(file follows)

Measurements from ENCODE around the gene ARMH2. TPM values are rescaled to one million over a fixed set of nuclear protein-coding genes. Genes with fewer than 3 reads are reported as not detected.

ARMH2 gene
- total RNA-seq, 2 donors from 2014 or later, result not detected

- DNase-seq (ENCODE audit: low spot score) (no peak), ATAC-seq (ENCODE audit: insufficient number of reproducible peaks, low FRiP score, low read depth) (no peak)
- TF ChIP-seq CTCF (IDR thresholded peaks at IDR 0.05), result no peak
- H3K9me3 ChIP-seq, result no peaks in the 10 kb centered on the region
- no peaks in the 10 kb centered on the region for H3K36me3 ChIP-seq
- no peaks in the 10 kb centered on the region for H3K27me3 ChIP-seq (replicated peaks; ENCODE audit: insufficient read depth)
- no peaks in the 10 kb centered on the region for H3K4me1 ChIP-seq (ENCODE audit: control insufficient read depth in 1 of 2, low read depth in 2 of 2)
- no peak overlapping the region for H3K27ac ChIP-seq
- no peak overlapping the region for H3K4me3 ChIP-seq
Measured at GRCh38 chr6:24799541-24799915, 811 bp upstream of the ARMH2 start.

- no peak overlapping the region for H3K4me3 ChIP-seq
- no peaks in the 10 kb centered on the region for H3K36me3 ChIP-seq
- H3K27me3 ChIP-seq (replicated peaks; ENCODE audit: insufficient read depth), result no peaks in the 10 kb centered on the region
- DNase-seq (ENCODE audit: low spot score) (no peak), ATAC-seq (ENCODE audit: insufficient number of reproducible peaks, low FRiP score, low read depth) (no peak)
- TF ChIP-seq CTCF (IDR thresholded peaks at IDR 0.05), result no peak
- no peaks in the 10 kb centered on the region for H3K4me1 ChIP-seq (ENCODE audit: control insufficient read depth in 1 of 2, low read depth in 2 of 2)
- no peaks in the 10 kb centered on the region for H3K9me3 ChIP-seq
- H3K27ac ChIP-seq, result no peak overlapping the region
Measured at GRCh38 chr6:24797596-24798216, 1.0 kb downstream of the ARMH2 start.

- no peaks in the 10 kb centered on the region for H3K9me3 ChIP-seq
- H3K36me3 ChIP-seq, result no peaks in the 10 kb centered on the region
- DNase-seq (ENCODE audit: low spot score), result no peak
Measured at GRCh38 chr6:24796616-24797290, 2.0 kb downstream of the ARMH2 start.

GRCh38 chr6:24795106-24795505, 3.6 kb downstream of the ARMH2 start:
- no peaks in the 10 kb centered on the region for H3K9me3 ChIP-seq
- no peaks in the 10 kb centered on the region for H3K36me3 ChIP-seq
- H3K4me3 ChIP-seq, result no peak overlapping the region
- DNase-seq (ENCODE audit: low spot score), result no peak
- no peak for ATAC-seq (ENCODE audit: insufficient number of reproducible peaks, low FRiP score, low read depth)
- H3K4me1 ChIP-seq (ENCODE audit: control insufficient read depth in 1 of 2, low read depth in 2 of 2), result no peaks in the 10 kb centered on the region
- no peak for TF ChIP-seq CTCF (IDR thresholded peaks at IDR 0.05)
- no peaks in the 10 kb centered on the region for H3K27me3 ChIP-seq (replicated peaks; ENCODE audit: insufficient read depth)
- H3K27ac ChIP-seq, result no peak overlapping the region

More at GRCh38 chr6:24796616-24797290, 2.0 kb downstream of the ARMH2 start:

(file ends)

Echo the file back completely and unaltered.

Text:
Measurements from ENCODE around the gene ARMH2. TPM values are rescaled to one million over a fixed set of nuclear protein-coding genes. Genes with fewer than 3 reads are reported as not detected.

ARMH2 gene
- total RNA-seq, 2 donors from 2014 or later, result not detected

- DNase-seq (ENCODE audit: low spot score) (no peak), ATAC-seq (ENCODE audit: insufficient number of reproducible peaks, low FRiP score, low read depth) (no peak)
- TF ChIP-seq CTCF (IDR thresholded peaks at IDR 0.05), result no peak
- H3K9me3 ChIP-seq, result no peaks in the 10 kb centered on the region
- no peaks in the 10 kb centered on the region for H3K36me3 ChIP-seq
- no peaks in the 10 kb centered on the region for H3K27me3 ChIP-seq (replicated peaks; ENCODE audit: insufficient read depth)
- no peaks in the 10 kb centered on the region for H3K4me1 ChIP-seq (ENCODE audit: control insufficient read depth in 1 of 2, low read depth in 2 of 2)
- no peak overlapping the region for H3K27ac ChIP-seq
- no peak overlapping the region for H3K4me3 ChIP-seq
Measured at GRCh38 chr6:24799541-24799915, 811 bp upstream of the ARMH2 start.

- no peak overlapping the region for H3K4me3 ChIP-seq
- no peaks in the 10 kb centered on the region for H3K36me3 ChIP-seq
- H3K27me3 ChIP-seq (replicated peaks; ENCODE audit: insufficient read depth), result no peaks in the 10 kb centered on the region
- DNase-seq (ENCODE audit: low spot score) (no peak), ATAC-seq (ENCODE audit: insufficient number of reproducible peaks, low FRiP score, low read depth) (no peak)
- TF ChIP-seq CTCF (IDR thresholded peaks at IDR 0.05), result no peak
- no peaks in the 10 kb centered on the region for H3K4me1 ChIP-seq (ENCODE audit: control insufficient read depth in 1 of 2, low read depth in 2 of 2)
- no peaks in the 10 kb centered on the region for H3K9me3 ChIP-seq
- H3K27ac ChIP-seq, result no peak overlapping the region
Measured at GRCh38 chr6:24797596-24798216, 1.0 kb downstream of the ARMH2 start.

- no peaks in the 10 kb centered on the region for H3K9me3 ChIP-seq
- H3K36me3 ChIP-seq, result no peaks in the 10 kb centered on the region
- DNase-seq (ENCODE audit: low spot score), result no peak
Measured at GRCh38 chr6:24796616-24797290, 2.0 kb downstream of the ARMH2 start.

GRCh38 chr6:24795106-24795505, 3.6 kb downstream of the ARMH2 start:
- no peaks in the 10 kb centered on the region for H3K9me3 ChIP-seq
- no peaks in the 10 kb centered on the region for H3K36me3 ChIP-seq
- H3K4me3 ChIP-seq, result no peak overlapping the region
- DNase-seq (ENCODE audit: low spot score), result no peak
- no peak for ATAC-seq (ENCODE audit: insufficient number of reproducible peaks, low FRiP score, low read depth)
- H3K4me1 ChIP-seq (ENCODE audit: control insufficient read depth in 1 of 2, low read depth in 2 of 2), result no peaks in the 10 kb centered on the region
- no peak for TF ChIP-seq CTCF (IDR thresholded peaks at IDR 0.05)
- no peaks in the 10 kb centered on the region for H3K27me3 ChIP-seq (replicated peaks; ENCODE audit: insufficient read depth)
- H3K27ac ChIP-seq, result no peak overlapping the region

More at GRCh38 chr6:24796616-24797290, 2.0 kb downstream of the ARMH2 start: